Writing 101 Assignment 15: Ideas – quotes as inspiration (choose from one of five)
Faithless is he that says farewell when the road darkens.
— J.R.R. Tolkien, The Fellowship of the Ring
Writing 101 Assignment 14: Recreate a single day
Mindlovemisery’s Menagerie Photo Challenge #87
image by Richard Loader
Okay folks, I’m going for a trifecta. I am behind in my Writing 101 assignments. Having been a student and a teacher I am inclined to forgive myself, grant an extension, but give a C for lateness and lack of imagination/ambition. Which would do which? Ah, just like magic – distract and amaze.
So, I am recreating a single day, while on a journey, beginning and ending “in the forest primeval”. This is not my first reference to Evangeline, Grand-Pré and the dykelands.
(Opening lines of Wadsworth Longfellow’s Evangeline)
THIS is the forest primeval. The murmuring pines and the hemlocks,
Bearded with moss, and in garments green, indistinct in the twilight,
Stand like Druids of eld, with voices sad and prophetic,
Stand like harpers hoar, with beards that rest on their bosoms.
Henry Wadsworth Longfellow
whose bust at Grand-Pré National Historic Site so looks like my father he could have been the model.
Ancient willows* who wept at many a thing. Had seen so much sorrow pass beneath their boughs as to feel that the world was made of darkness, of evil, of pain. Even when the sun, at highest point, broke through the treescape, and warmed their cold roots, they still sighed. For the light would leave, perhaps this time, not come again. Their heartwood grew in ragged circles, elliptical rings, dingy and drab like their world view.
And, it might have remained so had not the Company camped for the night in the clearing. Ever careful, always watchful, only a small amount of dislodged twigs, snapped branches, and dry leaves were gathered for the fire. Sitting stones were procured from a number littering the open space as if alphabet blocks knocked over and flung by a fussy, cranky child.
After the exertions of the day, all merely wanted food, an hour of warm, and conflageration over tomorrow’s wanderings. T’would not be simple tasks. Sparker, the best fire starter, enacted her ritual, and pulling out the sparking stone from the leather pouch dangling from the sash about her waist, whispered, “Fire, fire, bright, with your warmth we delight, bless us with your flame tonight.” Nothing. No spark leaped from crystal to leaves. Fearing that her numbness of mind and spirit had dulled the stone, she rebuilt the fire, uttering these most ancient of words. Words so eld that none spoke, thought or dreamed in the language. Again, she tried the spark, wishing heart upon heart, the fire took. The others, equally numb, shivered, blowing on their cold-coloured hands, stomping frozen-foot.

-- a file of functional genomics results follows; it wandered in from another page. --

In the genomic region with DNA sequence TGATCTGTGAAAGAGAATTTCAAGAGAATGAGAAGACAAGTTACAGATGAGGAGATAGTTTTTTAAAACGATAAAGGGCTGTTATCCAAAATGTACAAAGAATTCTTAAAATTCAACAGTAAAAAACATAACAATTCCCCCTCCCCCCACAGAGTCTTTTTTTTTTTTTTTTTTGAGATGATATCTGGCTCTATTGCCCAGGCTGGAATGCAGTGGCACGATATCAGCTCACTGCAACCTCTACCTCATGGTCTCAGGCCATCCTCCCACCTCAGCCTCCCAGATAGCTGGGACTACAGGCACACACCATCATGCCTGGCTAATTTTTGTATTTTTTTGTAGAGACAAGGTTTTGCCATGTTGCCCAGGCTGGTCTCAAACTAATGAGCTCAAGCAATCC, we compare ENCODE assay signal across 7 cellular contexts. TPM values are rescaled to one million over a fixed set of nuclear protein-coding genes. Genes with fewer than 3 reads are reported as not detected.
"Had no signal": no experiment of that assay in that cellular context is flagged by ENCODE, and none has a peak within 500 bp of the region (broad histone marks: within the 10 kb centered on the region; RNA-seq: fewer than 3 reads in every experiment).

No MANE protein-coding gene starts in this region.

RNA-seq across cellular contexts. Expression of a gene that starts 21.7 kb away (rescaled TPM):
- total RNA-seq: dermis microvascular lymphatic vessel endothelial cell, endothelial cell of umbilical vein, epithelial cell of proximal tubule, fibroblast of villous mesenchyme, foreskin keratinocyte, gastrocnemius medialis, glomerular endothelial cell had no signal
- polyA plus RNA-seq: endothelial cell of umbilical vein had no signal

“Are we to die of cold, rather than at the blades of our enemies?,” Bitterroot complained. She had been unusually bitter today, as if she had alum for blood running in her veins. “What use if we are to be found cold, useless and motionless like these stupid rocks?”
“Harrumph!” The rock beneath her spouted. “Shows what you know of things. You are sitting on a STONE, woman, not a ROCK.”
“Double harrumph,” grumped Archer’s seat. “A rock is a small piece of stone, suitable for use as a projectile. Enough said.”
“Here, here,” their sitting stones cheered. Each stone rocked back and forth with delight.
“Getting your rocks off, hey Mr. Stones?,” Bitterroot whispered under her breath, hoping that stones didn’t read lips or minds. Then again, the rocking motion was soothing. Way up a tiny slice of sky was all stars and night glows. The image took her back to this morning, was it only 1/2 day away?, lying in her hammock, gently swinging with the ship’s breathing. The rise and fall of the ocean. The careening cries of the gulls. Smell of coffee and cinnamon rolls stronger even that tang of the sea. Each had a role to play on the journey. This morning had been taste tester. Poison control. Bliss.
A big wet drop splopped on her head. Sploosh, another hit dead-centre. The nightscape was black and sparkly. No clouds skudded or menaced. “Definitely not my day,” she mumbled through clenched teeth. Her next upward gaze was met by the downward fall of water. “Sea water,” she questioned wiping the salty liquid from around her mouth. Her rock, no stone, was shaking again – this time felt like laughter. She jumped up. “Salty rain from a clear sky. The best place to bed down; I think not.” With two long strides, she was at her pack, ready to swing it up as she stashed the hilt of her sword through her waist sash.
Throughout all this, Captain’s eyes never stopped moving. Focusing on the group. The frustrated Sparker, the irritated and irritating Bitterroot, tired-eyed Archer bopped awake by her stone’s grumped comment. Little Dagger’s head dropped down to her chest, breathing slowed. Then, jerk, she pulled her head back up. Thankfully, Cookery’s stone was close. When Dagger’s body slumped, geometrically, her trajectory should put her head on Cookery’s shoulder.